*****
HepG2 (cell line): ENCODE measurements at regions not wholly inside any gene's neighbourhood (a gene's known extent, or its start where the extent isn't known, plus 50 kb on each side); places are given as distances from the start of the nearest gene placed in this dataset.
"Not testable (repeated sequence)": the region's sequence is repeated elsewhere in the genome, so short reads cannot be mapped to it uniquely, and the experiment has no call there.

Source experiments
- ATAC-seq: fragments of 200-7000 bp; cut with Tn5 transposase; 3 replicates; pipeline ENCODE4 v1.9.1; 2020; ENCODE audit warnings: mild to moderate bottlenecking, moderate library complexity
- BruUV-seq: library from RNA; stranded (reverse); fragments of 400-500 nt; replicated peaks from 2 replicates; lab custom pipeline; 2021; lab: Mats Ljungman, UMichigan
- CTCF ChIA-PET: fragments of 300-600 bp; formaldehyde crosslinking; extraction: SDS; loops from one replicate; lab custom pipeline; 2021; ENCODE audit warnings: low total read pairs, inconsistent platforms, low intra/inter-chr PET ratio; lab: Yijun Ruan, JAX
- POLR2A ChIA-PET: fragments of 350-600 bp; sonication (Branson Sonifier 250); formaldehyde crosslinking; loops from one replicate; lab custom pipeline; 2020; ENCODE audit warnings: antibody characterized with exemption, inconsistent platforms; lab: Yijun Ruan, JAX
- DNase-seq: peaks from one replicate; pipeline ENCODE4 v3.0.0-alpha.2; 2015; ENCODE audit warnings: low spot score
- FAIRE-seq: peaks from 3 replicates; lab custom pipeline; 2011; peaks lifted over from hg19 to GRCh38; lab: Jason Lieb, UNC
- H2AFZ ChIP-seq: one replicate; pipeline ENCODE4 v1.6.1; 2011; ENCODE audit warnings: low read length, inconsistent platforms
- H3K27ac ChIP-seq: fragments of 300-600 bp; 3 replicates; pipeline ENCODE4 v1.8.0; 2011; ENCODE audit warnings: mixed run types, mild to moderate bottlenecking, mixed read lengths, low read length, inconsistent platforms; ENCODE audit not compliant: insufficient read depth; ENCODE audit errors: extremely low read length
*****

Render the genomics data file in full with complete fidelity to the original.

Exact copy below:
HepG2 (cell line): ENCODE measurements at regions not wholly inside any gene's neighbourhood (a gene's known extent, or its start where the extent isn't known, plus 50 kb on each side); places are given as distances from the start of the nearest gene placed in this dataset.
"Not testable (repeated sequence)": the region's sequence is repeated elsewhere in the genome, so short reads cannot be mapped to it uniquely, and the experiment has no call there.

Source experiments
- ATAC-seq: fragments of 200-7000 bp; cut with Tn5 transposase; 3 replicates; pipeline ENCODE4 v1.9.1; 2020; ENCODE audit warnings: mild to moderate bottlenecking, moderate library complexity
- BruUV-seq: library from RNA; stranded (reverse); fragments of 400-500 nt; replicated peaks from 2 replicates; lab custom pipeline; 2021; lab: Mats Ljungman, UMichigan
- CTCF ChIA-PET: fragments of 300-600 bp; formaldehyde crosslinking; extraction: SDS; loops from one replicate; lab custom pipeline; 2021; ENCODE audit warnings: low total read pairs, inconsistent platforms, low intra/inter-chr PET ratio; lab: Yijun Ruan, JAX
- POLR2A ChIA-PET: fragments of 350-600 bp; sonication (Branson Sonifier 250); formaldehyde crosslinking; loops from one replicate; lab custom pipeline; 2020; ENCODE audit warnings: antibody characterized with exemption, inconsistent platforms; lab: Yijun Ruan, JAX
- DNase-seq: peaks from one replicate; pipeline ENCODE4 v3.0.0-alpha.2; 2015; ENCODE audit warnings: low spot score
- FAIRE-seq: peaks from 3 replicates; lab custom pipeline; 2011; peaks lifted over from hg19 to GRCh38; lab: Jason Lieb, UNC
- H2AFZ ChIP-seq: one replicate; pipeline ENCODE4 v1.6.1; 2011; ENCODE audit warnings: low read length, inconsistent platforms
- H3K27ac ChIP-seq: fragments of 300-600 bp; 3 replicates; pipeline ENCODE4 v1.8.0; 2011; ENCODE audit warnings: mixed run types, mild to moderate bottlenecking, mixed read lengths, low read length, inconsistent platforms; ENCODE audit not compliant: insufficient read depth; ENCODE audit errors: extremely low read length